By David Hotle, The JOURNAL
The Iowa Department of Natural Resources is requiring a study to be done on the Washington Wastewater Treatment Plant as part of the Iowa Nutrient Reduction Strategy and Washington City Administrator Brent Hinson said the study may lead to the need to upgrade the plant to reduce the amount of phosphorus being discharged.
The Washington City Council will vote during its regular meeting at 6 p.m. Tuesday in the Washington Public Library on whether to implement the study. The city had budgeted $20,000 for the study, but Hinson believes the study will cost about $16,000. He also said the plant is a Sequencing Batch Reactor and was selected because it could be readily upgraded to remove nutrients.
?It is something that was required when we got our nutrient permit that we would have to do a study by a certain date,? Hinson said. ?We?ve known this has been coming for about a year, so we put it in the budget for FY2018 to do that study. We haven?t got any sort of order yet and we don?t know if we will get an order in the near future, but at this point they are requiring studies to take a look at how much nitrogen and phosphorus we are discharging.?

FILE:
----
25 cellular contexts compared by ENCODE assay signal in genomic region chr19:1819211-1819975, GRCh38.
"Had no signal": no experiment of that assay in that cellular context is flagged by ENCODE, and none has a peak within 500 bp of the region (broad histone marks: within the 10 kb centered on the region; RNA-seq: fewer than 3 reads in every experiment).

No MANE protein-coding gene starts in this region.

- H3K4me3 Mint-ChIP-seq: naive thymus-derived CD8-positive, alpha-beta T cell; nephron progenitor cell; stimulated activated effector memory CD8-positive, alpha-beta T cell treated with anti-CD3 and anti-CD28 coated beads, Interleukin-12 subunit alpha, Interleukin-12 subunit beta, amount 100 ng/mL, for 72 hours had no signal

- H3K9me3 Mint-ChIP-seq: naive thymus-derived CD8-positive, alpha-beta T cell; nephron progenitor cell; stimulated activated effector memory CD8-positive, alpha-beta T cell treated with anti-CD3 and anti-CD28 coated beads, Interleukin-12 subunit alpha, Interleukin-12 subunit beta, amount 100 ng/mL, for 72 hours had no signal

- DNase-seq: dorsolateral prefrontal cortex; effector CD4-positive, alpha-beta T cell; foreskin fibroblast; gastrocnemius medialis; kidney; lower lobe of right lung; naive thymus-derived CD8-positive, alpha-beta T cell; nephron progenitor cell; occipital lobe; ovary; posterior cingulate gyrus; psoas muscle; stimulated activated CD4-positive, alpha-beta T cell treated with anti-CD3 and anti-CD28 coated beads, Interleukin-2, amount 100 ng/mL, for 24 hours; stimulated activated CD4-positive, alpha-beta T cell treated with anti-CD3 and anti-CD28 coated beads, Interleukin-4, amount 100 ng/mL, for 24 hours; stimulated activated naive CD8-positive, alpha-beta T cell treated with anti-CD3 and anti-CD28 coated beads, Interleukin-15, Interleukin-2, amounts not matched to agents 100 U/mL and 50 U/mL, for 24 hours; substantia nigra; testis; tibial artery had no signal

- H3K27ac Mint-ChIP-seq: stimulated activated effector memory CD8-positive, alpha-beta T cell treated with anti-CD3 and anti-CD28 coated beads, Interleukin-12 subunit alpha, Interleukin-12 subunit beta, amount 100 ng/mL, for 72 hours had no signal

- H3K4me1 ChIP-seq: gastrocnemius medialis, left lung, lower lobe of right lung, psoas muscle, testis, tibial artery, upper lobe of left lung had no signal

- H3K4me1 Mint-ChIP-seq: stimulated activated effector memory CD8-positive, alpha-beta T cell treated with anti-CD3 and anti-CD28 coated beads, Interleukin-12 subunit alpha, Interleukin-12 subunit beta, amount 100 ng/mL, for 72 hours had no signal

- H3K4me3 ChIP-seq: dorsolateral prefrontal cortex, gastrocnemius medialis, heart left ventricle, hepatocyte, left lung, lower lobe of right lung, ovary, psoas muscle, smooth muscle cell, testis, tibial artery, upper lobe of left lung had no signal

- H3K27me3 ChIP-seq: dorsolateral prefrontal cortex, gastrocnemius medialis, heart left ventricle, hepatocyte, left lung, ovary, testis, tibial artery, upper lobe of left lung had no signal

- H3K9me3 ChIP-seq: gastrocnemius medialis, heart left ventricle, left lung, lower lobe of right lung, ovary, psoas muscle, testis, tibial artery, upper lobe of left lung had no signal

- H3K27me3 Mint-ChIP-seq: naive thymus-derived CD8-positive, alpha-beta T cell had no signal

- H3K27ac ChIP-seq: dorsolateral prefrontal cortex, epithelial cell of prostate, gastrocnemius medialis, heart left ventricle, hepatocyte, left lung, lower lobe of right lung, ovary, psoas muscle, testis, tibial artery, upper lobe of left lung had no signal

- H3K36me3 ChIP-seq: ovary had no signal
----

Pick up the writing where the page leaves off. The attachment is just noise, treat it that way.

The study is required to be done by March 1, 2018.
Hinson said depending on the results of the study, there could be additional capital expenses to comply with any new state regulations. He said the city doesn?t even have the basic operational parameters.
?At the time the operational permit was issued they didn?t even have any operational guidelines to my knowledge,? he said. ?Not knowing what those even look like, you have no idea what you are supposed to comply with and you have no idea what the cost will be for that.?
He said the investment in being able to easily upgrade the plant was made when it was built in 2011-12. He also said at some future time it is likely that upgrades will be necessary. He said the study is to better help the city understand what improvements will be needed.
The Iowa Nutrient Reduction Strategy is a science and technology-based framework to assess and reduce nutrients to Iowa waters and the Gulf of Mexico. It is designed to direct efforts to reduce nutrients in surface water from both point and nonpoint sources in a scientific, reasonable and cost-effective manner.
The Iowa strategy outlines a pragmatic approach for reducing nutrient loads discharged from the state?s largest wastewater treatment plants, in combination with targeted practices designed to reduce loads from nonpoint sources such as farm fields. This is the first time such an integrated approach involving both point sources and nonpoint sources has been attempted.